Monday, September 24, 2012

The Eggshell Sculptor

As a child, I always dreamed of crafting the perfect Ukrainian egg. Dying Easter eggs American-style had. . .well, it had no style. Throw a little dye into vinegar and water and dip the egg into the concoction and viola, you have a single colored egg. Sure, I got creative by dipping each end into different colors and creating stripes. I also used wax crayon to draw pictures on the eggs before dying them.  I even boiled down onion skins and beets until they were a soft yellow and purple for more natural-looking dyed eggs. They were pretty, but nothing awe inspiring. Dying Easter eggs was ho-hum boring.

That was until I got turned onto Ukrainian eggs. Now, those are beautiful eggs, with the artistry and the refined movements it takes to create them. I bought the "how-to" Ukrainian egg design kit, of course, with its myriad of implements and complicated directions. I spent a small fortune on it. The problem was that I never got around to using it. I only ever got around to blowing the eggs out of their shells, opening the implement box, reading the directions, and then tucking it all back inside and putting it back into the closet.  I kept that kit for years, trying to convince myself that I would create a Ukrainian egg. No such thing happened. One day I decided to throw out the kit--delusion over. I decided I needed to stick to visiting the Faberge egg collections at museums.

My interest in egg design was reignited when a person recently sent me the link to and photo of the Eggshell Sculptor, Gary LeMaster. Gary's a native New Zealander, now Iowa City resident, who has mastered the art of sculpting eggs. His art is so unique and interesting that it even earned him recognition and a short segment on the History Channel.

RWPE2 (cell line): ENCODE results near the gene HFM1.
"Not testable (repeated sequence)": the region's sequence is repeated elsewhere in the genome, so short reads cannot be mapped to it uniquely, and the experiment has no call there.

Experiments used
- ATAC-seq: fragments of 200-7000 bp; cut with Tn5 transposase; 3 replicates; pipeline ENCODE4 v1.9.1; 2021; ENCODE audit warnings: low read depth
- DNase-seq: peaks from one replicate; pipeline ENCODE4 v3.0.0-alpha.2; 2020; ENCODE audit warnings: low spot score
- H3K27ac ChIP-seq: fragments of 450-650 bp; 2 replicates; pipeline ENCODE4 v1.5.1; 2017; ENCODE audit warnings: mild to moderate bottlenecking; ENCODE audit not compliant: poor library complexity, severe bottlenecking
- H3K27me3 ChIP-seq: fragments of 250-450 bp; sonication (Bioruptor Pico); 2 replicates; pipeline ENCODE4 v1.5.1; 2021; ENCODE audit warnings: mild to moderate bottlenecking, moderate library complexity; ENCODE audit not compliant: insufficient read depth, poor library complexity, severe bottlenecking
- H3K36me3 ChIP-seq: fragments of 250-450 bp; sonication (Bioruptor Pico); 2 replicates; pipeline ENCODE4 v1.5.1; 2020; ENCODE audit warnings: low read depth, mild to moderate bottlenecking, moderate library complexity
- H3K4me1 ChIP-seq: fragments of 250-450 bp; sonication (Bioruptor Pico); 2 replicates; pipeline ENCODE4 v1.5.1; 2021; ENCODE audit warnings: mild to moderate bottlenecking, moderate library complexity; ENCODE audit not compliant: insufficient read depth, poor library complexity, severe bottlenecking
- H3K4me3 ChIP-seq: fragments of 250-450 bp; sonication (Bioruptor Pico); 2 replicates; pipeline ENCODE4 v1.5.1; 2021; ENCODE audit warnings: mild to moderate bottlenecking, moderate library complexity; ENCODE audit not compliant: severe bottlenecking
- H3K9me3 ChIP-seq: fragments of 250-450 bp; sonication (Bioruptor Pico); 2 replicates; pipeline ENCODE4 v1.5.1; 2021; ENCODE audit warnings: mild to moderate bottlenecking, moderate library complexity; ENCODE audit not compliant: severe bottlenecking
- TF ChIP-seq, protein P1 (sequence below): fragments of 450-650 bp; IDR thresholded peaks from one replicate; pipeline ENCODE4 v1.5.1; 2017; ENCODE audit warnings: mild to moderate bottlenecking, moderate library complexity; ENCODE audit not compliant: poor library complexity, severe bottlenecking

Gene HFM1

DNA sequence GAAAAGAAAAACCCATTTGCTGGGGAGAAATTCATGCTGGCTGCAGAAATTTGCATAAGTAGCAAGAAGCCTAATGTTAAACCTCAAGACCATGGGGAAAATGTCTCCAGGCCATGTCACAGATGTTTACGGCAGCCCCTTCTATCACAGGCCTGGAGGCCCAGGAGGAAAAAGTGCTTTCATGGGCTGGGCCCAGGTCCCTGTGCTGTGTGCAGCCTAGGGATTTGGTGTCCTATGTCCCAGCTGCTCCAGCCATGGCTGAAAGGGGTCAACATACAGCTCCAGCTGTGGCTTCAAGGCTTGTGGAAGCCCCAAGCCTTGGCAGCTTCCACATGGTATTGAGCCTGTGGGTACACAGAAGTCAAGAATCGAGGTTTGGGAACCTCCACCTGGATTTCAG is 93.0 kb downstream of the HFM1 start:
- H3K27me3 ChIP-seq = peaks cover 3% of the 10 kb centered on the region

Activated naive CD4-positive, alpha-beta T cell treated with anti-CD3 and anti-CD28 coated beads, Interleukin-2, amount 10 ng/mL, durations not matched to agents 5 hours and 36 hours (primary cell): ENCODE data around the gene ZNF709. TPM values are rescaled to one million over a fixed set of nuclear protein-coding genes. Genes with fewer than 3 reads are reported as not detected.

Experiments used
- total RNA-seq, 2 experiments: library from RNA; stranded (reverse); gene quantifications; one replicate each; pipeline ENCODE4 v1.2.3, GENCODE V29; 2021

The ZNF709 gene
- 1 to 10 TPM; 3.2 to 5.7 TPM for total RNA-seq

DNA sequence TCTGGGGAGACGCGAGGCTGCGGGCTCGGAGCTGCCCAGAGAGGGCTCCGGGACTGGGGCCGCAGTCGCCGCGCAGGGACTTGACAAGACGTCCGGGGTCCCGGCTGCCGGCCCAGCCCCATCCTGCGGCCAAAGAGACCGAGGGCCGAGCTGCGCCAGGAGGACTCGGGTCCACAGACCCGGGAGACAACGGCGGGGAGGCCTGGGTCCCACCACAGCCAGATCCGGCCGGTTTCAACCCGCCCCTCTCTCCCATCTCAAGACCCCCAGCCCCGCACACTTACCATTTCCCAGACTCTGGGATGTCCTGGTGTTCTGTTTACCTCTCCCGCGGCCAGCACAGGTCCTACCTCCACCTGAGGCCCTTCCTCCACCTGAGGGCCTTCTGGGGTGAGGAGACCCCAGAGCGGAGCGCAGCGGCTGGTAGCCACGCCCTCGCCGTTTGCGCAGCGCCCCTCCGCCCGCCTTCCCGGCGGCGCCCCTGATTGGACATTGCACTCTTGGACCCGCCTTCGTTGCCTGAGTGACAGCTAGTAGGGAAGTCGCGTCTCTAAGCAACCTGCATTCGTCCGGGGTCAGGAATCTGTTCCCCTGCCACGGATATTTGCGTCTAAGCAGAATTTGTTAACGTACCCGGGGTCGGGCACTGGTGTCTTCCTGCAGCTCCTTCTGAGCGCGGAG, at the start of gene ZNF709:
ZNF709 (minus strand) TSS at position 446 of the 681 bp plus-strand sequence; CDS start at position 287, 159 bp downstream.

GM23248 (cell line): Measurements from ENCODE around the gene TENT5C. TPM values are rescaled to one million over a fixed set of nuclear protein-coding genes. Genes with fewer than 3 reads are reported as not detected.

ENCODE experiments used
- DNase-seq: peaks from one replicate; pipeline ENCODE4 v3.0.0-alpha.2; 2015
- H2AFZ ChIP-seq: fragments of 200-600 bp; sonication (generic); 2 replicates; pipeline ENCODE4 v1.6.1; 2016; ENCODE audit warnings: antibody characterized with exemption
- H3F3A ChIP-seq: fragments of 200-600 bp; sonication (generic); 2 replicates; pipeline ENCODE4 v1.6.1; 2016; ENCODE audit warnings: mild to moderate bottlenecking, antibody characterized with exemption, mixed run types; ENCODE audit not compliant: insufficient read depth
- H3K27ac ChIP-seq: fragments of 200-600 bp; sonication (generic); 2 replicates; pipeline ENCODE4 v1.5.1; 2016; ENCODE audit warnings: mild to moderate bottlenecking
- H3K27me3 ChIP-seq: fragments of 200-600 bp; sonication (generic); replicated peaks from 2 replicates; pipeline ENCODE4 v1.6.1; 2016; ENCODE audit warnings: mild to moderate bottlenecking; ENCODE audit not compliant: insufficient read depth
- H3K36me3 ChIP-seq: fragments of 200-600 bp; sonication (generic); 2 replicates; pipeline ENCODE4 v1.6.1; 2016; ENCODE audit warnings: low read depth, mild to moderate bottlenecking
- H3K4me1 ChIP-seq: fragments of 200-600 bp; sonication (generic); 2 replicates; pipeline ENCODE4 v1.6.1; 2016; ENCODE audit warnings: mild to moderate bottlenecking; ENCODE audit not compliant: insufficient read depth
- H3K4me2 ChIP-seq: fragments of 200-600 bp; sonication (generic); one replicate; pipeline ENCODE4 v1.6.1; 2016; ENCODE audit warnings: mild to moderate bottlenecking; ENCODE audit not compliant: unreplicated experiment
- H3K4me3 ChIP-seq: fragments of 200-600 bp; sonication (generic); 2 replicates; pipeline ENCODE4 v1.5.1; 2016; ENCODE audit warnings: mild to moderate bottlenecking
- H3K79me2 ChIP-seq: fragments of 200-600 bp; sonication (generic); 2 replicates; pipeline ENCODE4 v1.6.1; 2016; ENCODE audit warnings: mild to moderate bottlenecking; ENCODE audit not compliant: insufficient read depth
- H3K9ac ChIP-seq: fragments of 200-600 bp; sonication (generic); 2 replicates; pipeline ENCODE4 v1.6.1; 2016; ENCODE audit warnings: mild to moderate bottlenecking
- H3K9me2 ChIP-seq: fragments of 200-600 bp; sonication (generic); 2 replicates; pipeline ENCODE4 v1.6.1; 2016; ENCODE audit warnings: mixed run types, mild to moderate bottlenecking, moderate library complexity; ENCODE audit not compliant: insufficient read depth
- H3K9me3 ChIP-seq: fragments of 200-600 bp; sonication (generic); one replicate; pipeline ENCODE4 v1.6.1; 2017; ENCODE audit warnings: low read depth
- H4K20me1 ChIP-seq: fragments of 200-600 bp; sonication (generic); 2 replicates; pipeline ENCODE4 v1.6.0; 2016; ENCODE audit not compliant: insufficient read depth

Through the use of dental tools for fine drilling, LeMaster crafts exquisite eggshell art.  Although his career started off in another direction, it was the success of his one-man art show at the University of Iowa's Hospitals and Clinics that proved to him he needed to stay focused on his eggshell art.

In an article written by Tony Leather on Environmental Graffiti, LeMaster is quoted as saying, "My goal was to create pieces that displayed artistic emotion and reflected my love of Oriental art with its delicate balance between the Yin and the Yang - the shell cut away and the shell that remained. During the many years of my journey, I relied on trial-and-error to learn how to carve, engrave, etch and sculpt eggshells." LeMaster uses real chicken, turkey, ostrich, emus, rheas, and other eggshells. 

On LeMaster's website, he states that he has slowly "built a small business providing other people around the world with supplies, an instructional magazine, classes, and soon - training videos." If you view his artist page, you can watch the You Tube video of the segment on the History Channel (it was unavailable for embedding).

A quick glance through LeMaster's website made me appreciate the intricate beauty of this very specialized and unique art form. It also as struck me as ironic that Gary's last name is LeMaster. In the world of eggshell sculpture, he's truly The Master.

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